Wednesday, December 26, 2012

Poison Pill by M. A. Granovsky: Character Interview, Excerpt

 



 
Special Treat- Here is an interview with Benedict Vickers, the male protagonist of POISON PILL.


Tell us about your family.

Dad was a diplomat in Her Majesty's Foreign Service. He had a remarkable talent to anger the higher-ups, especially for a diplomat, and as a consequence his postings weren't choice. For example, he spent a few years in Albania. That's when my brother and I were sent back to England to attend boarding school. He was a gregarious, bigger-than-life man, a friend to every underdog with a thorough dislike of hierarchy. He died when he was 52. His plane went down in the Congo. There are still questions surrounding this incident.

Mum trained as an architect, but gave up her career to accompany Father on his postings. She was an avid painter and quite good, too. Her works hang in several major galleries around the world. She was a restraining influence on Father. Theirs was a very happy marriage, and Mum didn't adapt well to being a widow at 51. Not that she died of a broken heart. She died of Lung cancer. She smoked.

My older brother Jon was a physician and a biomedical scientist. He invented what seemed at first to be a miracle drug for obesity - very effective with no side effects. But then he began having doubts about its safety. He didn't get a chance to resolve the questions he had because he died in a climbing accident in the Himalayas. I was with him on that climb, and I'm not going to talk about it.

And then there was one. I'm now all that's left of this branch of the Vickers family.

As a child, what did you want to be when you grew up?

I wanted to be an adventurer. Like Sir Ranulph Finnes. Or Indiana Jones. My parents indulged me in all the training I thought I needed for this vocation: I fenced, rode horses, swam, and shot pistols and rifles at marksmanship courses. My father was an avid mountaineer, and Jon and I inherited this passion. Jon was a more natural climber than I was, but I had more tenacity and drive, so it evened out at the end and we were technically a good match for each other.

I was a teenager before I realized that being an adventurer wasn't likely to pay the bills. I thought briefly about becoming a military officer, but the discipline and hierarchy didn't appeal. So I chose to concentrate on my other interests - art history and archaeology - as a career.

What makes you happy?

D'you know, I never thought about this question! Certainly the fact that I've found love to rival the one my parents shared brings me great joy. Having friends who have risked their lives for me and for whom I'd do the same is a comfort. Finding a long-forgotten document that advances our understanding of art history would thrill me and provide a lot of professional satisfaction. Intense physical activity, be it running or climbing, makes me happy. Also let's not forget that a snifter of an excellent cognac always does wonders for one's mood.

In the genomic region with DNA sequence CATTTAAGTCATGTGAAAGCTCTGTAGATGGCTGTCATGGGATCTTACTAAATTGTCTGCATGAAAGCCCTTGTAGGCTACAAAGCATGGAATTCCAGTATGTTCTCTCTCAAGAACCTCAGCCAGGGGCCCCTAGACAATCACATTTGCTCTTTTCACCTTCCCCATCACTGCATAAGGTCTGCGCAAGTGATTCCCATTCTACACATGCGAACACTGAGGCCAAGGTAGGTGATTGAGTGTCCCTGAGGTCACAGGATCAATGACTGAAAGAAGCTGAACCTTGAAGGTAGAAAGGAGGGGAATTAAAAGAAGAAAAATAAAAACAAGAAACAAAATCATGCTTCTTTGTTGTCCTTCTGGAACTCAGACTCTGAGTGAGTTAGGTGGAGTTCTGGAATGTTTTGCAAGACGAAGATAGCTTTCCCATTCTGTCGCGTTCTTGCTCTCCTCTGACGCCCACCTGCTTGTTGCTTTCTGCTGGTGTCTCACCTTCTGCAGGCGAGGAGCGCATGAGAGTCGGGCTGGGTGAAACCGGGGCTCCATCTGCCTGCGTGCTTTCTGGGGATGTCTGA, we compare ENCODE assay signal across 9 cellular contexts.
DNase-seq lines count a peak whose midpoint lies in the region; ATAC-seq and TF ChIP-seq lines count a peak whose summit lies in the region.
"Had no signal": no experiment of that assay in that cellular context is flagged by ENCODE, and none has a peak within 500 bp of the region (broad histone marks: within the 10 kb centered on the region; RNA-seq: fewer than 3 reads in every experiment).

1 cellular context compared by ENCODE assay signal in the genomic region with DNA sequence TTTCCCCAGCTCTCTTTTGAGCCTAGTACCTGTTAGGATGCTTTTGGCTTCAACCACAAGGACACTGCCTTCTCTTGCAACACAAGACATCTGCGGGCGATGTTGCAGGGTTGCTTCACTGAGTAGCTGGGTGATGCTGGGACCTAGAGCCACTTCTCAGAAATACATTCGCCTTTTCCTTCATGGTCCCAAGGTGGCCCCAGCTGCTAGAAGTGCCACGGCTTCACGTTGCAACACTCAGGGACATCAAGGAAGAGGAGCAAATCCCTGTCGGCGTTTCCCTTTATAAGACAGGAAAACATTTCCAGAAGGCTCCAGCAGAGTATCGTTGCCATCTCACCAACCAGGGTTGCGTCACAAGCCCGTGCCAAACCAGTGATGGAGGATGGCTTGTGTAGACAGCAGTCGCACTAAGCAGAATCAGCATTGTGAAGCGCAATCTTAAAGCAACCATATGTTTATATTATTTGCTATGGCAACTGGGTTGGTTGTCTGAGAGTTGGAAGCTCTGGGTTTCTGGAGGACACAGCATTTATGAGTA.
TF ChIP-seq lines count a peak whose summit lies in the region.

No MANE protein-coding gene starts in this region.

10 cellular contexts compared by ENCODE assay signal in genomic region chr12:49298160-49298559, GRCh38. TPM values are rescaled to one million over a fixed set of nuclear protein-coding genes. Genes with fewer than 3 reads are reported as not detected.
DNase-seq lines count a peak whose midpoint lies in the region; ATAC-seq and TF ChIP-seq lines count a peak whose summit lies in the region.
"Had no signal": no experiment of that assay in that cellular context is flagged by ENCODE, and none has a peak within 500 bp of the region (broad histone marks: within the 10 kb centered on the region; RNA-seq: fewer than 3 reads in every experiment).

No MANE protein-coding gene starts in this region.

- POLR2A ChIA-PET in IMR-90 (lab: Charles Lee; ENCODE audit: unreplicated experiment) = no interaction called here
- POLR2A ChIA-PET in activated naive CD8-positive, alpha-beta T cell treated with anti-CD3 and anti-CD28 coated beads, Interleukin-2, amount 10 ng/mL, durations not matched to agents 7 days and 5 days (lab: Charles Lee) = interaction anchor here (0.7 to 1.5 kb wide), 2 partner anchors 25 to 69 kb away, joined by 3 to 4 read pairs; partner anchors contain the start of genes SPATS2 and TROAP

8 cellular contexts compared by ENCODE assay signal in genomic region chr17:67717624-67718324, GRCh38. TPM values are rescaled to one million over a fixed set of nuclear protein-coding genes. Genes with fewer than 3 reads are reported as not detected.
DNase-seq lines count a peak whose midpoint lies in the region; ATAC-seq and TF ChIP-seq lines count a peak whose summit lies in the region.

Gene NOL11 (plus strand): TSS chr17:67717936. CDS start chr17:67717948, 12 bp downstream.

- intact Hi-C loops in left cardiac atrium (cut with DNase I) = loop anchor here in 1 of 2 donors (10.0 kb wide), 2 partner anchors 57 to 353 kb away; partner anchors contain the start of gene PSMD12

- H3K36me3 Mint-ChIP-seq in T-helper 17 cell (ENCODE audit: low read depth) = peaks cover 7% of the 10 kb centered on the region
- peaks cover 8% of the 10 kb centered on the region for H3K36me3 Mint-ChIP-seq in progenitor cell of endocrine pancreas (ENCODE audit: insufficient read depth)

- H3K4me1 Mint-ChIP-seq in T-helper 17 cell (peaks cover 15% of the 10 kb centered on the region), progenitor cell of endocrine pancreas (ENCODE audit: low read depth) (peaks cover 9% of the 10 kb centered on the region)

If you could apologize to someone in your past, who would it be?

My regrets cannot be absolved by an apology. I knew my brother was in no mental shape to go on the Himalayan climb, yet I didn't force the issue because I wanted to attempt it myself. One doesn't apologize for not preventing a brother's death. All one can do is live with the guilt and be more vigilant of one's motives going forward.

I also regret that Peter Gardiner, the venture capitalist who funded my brother's research, chose to commit suicide. I certainly didn't force this step on him, but perhaps I could have prevented it. I doubt his widow will find my apology either welcome or in any way soothing.

I suppose I could apologize to all the women I promised to call and didn't over the years. But that would take the better part of the next six months, and I do have better things to do...

Where do you dream of traveling to and why?

I don't dream of travel, really. I either go someplace or I don't. My parents were great travelers, and have instilled wanderlust in me, too. If I think of a place to go, I simply pack up and go, so there's not much time to dream about it. For example, the other day, my girlfriend and I had a disagreement about Mongolian horses. Yes, we could have looked up the answer on the Internet, but where's the fun in that? Instead, we flew to Ulaanbaatar, then found our way to a nomadic caravan. I was right, incidentally, on the horse question.

Is there a piece of advice that you have received that has really stuck with you? If so, what was it?

My best friend, William, and I were refining our plan to force Peter Gardiner to stop the human trials of the drug my brother developed and had such grave concerns about. You should know that William is as upstanding and moral a man as you'd ever hope to meet. Yet, here's how our conversation went:

“Putting aside the blackmail and extortion angle of our plan, let’s try to tabulate all of the other criminal behaviors that it would entail,” I said. "There’s the procuring of fake identification papers, including passports. There’s likely to be breaking and entering. Smuggling in. Smuggling out. Possibly carrying firearms. And violation of currency regulations and securities and banking laws."